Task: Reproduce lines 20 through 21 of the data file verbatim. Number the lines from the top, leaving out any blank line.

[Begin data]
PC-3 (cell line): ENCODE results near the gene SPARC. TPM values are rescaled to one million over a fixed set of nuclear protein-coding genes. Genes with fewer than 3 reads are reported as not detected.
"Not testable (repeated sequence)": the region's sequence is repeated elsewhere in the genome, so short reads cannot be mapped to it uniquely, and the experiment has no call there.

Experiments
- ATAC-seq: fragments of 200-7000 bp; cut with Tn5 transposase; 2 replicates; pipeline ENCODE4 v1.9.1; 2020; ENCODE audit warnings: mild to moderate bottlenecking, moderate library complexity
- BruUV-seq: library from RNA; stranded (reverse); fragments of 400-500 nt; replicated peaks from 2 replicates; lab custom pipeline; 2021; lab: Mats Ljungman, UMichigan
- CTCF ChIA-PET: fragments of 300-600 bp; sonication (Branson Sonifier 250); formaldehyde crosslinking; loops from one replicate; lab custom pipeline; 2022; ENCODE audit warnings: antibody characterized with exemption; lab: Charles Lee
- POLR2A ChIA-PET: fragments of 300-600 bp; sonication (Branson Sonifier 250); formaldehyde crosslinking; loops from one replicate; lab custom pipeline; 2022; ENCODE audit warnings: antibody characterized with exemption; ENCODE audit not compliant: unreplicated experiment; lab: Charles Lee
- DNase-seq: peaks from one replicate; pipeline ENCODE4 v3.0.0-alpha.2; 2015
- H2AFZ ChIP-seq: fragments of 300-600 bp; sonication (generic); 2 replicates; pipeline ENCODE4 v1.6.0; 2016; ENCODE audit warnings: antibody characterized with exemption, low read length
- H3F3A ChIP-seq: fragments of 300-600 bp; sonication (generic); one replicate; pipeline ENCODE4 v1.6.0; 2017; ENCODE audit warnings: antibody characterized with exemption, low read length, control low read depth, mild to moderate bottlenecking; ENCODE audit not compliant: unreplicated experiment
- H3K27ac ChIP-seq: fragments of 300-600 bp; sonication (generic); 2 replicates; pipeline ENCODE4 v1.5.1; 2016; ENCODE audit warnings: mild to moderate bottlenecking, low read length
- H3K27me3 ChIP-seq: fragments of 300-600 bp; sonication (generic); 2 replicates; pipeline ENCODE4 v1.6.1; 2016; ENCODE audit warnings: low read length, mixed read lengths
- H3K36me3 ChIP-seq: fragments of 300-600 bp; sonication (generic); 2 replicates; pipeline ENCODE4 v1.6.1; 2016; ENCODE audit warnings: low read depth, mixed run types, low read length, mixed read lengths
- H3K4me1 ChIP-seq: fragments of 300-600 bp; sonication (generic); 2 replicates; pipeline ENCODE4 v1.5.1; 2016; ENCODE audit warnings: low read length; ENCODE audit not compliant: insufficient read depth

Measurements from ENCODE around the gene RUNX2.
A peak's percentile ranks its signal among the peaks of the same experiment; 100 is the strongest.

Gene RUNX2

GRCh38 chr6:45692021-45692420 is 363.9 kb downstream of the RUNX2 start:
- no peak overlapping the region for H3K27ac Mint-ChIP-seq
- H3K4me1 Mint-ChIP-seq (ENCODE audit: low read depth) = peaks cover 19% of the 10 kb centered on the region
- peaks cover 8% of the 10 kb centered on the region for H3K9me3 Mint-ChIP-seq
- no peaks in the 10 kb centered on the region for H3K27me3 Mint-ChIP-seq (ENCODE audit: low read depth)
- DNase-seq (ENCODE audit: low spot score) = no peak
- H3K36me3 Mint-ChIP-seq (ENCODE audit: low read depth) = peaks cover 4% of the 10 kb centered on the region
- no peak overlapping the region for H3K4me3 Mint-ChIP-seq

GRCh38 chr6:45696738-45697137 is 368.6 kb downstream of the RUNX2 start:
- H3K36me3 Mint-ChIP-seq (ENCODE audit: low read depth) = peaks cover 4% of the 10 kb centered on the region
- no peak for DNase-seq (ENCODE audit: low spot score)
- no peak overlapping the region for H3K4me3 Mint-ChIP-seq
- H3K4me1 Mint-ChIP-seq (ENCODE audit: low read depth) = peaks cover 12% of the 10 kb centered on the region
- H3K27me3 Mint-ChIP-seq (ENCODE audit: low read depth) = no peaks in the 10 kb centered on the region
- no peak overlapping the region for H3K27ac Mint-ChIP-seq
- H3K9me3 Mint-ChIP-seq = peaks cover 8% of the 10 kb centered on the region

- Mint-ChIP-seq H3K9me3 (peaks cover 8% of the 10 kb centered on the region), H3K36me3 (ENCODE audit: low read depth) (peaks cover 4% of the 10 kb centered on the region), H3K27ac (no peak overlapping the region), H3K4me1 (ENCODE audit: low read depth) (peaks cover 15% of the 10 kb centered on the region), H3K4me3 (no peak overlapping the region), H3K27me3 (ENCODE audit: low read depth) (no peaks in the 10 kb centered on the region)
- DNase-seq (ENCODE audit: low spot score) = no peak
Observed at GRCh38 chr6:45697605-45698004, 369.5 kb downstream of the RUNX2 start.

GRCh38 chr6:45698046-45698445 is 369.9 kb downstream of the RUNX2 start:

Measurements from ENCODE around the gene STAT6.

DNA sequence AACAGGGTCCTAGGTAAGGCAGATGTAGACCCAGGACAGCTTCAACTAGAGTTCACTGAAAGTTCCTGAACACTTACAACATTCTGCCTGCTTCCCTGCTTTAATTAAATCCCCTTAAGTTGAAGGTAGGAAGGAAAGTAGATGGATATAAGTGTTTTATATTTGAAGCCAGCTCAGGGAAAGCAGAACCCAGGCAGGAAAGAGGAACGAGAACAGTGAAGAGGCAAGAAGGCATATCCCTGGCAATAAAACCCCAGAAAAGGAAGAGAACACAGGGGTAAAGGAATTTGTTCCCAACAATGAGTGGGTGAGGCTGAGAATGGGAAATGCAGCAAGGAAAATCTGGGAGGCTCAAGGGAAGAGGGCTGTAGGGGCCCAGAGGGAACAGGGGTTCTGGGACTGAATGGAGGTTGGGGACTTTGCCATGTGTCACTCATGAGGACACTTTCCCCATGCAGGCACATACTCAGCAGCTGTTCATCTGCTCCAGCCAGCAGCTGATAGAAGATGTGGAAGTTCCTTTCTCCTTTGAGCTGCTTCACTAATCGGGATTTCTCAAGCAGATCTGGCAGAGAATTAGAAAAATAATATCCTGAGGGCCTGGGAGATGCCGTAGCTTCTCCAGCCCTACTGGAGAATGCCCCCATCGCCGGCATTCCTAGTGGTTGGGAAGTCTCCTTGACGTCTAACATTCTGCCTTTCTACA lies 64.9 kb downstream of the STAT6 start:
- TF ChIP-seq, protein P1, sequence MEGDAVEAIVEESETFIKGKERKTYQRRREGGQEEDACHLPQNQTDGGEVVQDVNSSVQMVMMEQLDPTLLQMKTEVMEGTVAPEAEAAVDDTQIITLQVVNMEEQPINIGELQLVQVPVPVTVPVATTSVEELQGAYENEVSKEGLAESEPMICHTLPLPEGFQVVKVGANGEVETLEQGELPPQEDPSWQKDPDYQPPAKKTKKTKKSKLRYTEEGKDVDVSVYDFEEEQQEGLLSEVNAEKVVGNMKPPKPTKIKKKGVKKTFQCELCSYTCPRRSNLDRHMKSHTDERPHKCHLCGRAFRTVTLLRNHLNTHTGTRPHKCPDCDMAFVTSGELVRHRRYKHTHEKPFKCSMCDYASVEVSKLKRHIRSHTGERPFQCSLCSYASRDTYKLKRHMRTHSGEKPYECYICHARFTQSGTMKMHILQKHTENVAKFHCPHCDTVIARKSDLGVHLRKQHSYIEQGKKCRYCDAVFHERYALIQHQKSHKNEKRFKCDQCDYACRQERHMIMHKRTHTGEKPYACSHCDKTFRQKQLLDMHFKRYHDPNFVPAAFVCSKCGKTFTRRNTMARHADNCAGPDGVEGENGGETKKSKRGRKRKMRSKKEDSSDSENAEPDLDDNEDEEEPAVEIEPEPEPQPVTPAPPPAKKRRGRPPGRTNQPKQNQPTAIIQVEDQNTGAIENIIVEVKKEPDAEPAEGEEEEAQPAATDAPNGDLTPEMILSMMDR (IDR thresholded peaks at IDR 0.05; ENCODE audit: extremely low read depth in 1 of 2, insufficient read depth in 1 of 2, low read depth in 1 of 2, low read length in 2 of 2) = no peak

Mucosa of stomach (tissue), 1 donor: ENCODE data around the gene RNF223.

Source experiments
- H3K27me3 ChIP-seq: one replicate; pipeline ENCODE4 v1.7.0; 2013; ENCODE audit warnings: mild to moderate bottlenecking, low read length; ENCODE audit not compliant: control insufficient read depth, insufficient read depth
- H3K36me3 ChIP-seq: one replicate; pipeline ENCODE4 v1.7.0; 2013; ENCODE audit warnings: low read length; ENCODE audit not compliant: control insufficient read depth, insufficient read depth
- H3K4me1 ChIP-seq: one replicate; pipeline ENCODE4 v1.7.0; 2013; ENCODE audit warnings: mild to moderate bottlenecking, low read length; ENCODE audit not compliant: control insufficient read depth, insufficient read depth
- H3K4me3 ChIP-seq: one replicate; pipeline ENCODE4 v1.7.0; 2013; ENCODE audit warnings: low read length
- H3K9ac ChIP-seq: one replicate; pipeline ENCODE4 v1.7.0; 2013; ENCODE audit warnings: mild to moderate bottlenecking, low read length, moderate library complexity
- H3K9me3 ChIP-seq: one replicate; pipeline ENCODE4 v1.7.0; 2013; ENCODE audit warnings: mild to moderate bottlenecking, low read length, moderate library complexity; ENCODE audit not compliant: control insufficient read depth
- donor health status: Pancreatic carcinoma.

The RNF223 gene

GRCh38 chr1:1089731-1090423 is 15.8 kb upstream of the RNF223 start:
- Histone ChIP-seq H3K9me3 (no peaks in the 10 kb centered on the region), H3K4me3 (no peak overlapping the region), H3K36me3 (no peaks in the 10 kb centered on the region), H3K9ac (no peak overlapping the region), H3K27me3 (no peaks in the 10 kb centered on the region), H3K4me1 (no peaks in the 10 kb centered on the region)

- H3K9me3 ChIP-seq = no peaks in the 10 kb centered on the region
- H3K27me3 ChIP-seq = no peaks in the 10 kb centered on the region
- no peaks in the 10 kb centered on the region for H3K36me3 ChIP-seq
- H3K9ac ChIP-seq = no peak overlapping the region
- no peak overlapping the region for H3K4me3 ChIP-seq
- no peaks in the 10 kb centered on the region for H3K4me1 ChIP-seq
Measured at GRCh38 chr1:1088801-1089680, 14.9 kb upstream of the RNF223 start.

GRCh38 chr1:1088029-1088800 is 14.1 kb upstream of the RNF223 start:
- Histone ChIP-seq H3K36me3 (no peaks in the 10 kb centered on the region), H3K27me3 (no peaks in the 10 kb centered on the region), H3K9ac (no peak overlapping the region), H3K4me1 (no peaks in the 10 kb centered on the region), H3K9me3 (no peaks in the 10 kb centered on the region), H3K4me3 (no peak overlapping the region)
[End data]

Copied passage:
- H3K4me1 Mint-ChIP-seq (ENCODE audit: low read depth) = peaks cover 19% of the 10 kb centered on the region
- peaks cover 8% of the 10 kb centered on the region for H3K9me3 Mint-ChIP-seq